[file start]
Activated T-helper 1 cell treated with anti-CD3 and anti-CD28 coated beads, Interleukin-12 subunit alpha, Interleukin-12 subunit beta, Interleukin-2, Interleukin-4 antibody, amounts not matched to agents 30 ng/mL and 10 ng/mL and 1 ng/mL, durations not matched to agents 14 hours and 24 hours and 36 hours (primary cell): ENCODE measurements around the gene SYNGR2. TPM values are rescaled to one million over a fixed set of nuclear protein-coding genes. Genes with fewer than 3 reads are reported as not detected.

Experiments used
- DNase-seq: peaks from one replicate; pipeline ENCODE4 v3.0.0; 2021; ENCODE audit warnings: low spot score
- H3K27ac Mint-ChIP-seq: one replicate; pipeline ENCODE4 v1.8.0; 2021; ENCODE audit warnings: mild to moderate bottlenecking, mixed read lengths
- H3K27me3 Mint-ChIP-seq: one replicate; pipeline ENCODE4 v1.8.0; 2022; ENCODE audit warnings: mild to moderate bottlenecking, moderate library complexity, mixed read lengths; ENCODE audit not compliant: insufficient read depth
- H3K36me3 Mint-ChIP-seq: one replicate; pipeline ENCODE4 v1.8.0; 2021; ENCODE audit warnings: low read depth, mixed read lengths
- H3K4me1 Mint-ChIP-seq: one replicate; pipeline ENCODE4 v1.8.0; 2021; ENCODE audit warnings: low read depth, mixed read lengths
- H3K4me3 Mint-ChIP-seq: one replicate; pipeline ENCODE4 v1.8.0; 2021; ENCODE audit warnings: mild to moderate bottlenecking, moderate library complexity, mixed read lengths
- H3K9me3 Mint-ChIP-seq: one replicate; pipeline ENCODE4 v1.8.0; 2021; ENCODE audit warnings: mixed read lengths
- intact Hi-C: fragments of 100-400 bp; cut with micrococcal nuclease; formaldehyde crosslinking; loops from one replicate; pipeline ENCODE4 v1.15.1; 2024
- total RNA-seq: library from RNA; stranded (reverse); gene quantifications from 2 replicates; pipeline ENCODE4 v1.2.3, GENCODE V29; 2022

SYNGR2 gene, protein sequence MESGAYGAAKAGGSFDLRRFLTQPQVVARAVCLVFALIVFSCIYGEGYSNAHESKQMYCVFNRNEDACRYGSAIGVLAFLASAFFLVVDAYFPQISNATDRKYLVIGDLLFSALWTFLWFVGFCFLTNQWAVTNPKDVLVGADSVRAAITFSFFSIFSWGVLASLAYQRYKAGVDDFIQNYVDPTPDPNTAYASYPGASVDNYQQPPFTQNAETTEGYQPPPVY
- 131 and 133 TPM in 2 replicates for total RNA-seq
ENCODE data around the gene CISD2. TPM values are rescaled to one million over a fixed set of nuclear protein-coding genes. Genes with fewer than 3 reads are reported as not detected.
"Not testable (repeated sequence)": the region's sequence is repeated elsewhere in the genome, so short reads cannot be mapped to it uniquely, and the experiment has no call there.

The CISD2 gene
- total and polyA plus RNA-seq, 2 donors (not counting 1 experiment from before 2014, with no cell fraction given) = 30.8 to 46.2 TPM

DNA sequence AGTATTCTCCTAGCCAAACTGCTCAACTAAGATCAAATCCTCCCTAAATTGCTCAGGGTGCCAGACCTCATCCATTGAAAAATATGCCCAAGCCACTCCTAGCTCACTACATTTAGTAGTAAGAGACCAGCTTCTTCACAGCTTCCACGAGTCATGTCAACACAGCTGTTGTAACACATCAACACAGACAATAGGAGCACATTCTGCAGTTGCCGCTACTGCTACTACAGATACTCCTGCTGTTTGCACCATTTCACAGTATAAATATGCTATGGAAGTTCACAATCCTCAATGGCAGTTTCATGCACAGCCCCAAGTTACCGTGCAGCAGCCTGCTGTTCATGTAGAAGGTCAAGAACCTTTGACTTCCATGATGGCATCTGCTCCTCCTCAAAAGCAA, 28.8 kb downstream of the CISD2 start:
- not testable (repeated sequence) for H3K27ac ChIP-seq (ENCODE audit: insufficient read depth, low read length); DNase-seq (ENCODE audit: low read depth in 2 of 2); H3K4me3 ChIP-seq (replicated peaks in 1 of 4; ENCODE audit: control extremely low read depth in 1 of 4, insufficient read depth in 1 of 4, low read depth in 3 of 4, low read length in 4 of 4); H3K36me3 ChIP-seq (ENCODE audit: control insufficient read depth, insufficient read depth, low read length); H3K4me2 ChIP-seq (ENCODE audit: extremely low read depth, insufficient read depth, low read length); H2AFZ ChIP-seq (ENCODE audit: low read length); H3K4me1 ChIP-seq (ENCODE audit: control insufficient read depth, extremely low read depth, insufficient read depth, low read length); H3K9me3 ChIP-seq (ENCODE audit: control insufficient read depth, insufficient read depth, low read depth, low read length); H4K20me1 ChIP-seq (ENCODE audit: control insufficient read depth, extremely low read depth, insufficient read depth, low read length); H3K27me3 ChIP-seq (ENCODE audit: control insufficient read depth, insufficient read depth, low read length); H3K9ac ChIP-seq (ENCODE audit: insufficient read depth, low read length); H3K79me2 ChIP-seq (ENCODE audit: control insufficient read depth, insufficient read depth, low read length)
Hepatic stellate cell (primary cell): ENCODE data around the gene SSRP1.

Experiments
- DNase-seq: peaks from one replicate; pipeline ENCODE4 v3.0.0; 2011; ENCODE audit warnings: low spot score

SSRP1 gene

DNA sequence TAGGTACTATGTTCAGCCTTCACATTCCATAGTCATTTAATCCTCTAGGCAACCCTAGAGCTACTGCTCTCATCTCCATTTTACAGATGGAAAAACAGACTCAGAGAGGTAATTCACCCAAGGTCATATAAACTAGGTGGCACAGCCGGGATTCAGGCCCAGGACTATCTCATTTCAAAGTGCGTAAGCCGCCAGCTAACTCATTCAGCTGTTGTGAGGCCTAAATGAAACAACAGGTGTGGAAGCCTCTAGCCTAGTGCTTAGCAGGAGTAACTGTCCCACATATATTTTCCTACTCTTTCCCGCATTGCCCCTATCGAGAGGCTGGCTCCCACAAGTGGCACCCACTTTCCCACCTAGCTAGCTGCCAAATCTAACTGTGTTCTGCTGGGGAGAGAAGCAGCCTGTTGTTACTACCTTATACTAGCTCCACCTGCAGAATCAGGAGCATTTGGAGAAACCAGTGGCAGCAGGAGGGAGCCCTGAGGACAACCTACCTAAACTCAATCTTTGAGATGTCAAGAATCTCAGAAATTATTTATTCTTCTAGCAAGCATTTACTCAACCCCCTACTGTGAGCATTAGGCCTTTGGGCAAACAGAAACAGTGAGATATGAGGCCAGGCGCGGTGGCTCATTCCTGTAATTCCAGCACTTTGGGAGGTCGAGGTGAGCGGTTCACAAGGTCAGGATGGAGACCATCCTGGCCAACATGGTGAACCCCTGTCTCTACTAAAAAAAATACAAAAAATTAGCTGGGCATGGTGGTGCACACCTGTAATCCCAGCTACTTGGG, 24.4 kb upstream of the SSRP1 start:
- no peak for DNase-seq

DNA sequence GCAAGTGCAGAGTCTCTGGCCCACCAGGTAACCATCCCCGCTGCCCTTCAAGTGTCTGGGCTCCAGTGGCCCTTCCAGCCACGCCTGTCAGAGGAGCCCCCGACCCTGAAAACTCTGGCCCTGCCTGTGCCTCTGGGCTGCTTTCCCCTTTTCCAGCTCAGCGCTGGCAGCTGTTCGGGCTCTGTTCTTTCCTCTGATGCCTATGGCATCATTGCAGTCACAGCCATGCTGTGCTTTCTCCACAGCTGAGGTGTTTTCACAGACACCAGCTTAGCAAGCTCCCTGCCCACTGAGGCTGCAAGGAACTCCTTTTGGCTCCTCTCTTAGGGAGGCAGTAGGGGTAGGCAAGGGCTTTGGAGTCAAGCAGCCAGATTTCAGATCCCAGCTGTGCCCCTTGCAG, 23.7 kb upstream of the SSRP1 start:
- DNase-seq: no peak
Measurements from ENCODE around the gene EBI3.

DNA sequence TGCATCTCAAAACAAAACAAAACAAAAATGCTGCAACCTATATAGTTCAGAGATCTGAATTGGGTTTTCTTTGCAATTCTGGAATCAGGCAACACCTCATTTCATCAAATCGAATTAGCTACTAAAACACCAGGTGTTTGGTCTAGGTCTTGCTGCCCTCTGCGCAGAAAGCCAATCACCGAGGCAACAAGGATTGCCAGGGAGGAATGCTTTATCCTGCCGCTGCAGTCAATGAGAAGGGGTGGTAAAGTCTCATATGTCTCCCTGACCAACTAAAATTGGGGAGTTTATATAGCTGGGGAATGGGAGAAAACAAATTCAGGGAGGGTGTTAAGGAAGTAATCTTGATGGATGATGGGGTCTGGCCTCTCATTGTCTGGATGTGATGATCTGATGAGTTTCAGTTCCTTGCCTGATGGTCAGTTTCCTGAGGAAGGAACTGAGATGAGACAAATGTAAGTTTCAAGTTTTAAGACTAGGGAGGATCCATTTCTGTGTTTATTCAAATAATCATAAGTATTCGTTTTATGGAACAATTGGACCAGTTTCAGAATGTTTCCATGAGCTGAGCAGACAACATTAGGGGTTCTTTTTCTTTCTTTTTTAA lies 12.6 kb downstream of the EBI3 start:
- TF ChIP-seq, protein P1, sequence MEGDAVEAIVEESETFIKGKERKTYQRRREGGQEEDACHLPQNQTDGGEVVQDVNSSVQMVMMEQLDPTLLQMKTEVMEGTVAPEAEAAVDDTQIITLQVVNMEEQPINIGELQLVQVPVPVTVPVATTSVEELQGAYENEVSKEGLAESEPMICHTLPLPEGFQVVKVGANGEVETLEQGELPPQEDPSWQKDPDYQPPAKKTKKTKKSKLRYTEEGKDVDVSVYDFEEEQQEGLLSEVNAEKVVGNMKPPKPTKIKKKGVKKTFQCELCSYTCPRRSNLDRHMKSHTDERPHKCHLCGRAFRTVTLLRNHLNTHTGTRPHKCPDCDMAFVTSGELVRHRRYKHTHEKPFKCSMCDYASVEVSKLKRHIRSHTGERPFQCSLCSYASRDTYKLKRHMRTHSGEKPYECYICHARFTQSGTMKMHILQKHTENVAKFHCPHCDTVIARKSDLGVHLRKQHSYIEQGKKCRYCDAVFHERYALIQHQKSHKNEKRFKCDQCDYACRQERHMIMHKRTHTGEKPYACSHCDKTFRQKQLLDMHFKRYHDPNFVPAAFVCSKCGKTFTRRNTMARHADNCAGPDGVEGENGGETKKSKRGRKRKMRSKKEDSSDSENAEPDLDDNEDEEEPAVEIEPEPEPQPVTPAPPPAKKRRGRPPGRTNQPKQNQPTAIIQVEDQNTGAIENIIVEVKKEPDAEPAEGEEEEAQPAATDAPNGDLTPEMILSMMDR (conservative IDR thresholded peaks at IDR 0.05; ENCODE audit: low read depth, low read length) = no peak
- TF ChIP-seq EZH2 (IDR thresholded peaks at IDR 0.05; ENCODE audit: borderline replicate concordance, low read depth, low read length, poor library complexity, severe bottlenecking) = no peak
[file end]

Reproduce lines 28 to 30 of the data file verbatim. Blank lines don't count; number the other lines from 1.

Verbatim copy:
Measurements from ENCODE around the gene EBI3.

DNA sequence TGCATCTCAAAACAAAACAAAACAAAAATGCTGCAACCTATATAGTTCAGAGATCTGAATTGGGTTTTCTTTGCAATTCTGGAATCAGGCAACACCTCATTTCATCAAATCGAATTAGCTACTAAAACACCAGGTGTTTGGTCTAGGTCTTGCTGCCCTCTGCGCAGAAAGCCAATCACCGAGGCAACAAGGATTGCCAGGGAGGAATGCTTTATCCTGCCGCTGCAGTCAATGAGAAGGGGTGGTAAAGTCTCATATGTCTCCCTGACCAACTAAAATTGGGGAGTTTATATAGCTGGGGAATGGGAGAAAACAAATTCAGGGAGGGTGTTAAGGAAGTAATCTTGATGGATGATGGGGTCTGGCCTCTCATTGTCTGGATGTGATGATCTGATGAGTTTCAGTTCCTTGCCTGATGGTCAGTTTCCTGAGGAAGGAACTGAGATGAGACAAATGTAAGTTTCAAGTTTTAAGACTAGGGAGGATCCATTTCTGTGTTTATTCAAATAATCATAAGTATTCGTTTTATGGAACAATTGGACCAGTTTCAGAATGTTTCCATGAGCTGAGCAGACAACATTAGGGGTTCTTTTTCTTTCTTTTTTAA lies 12.6 kb downstream of the EBI3 start:
- TF ChIP-seq, protein P1, sequence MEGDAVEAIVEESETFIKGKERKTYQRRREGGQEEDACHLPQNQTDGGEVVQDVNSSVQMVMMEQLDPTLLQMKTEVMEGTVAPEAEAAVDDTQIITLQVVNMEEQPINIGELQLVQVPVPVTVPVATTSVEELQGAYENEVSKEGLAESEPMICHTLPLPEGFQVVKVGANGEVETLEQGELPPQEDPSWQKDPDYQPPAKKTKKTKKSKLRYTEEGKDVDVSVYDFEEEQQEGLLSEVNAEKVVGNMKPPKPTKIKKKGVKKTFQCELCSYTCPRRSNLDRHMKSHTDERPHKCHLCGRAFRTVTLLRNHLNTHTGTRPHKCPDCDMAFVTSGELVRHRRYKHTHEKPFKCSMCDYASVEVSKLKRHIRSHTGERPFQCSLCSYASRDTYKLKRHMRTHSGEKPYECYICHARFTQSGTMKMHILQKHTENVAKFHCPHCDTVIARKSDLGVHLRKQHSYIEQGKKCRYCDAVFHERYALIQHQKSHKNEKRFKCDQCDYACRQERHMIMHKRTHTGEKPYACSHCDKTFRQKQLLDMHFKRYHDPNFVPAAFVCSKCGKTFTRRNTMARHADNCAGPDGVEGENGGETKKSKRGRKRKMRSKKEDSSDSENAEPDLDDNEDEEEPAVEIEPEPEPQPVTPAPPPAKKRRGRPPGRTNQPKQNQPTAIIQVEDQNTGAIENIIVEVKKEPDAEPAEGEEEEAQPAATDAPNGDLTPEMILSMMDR (conservative IDR thresholded peaks at IDR 0.05; ENCODE audit: low read depth, low read length) = no peak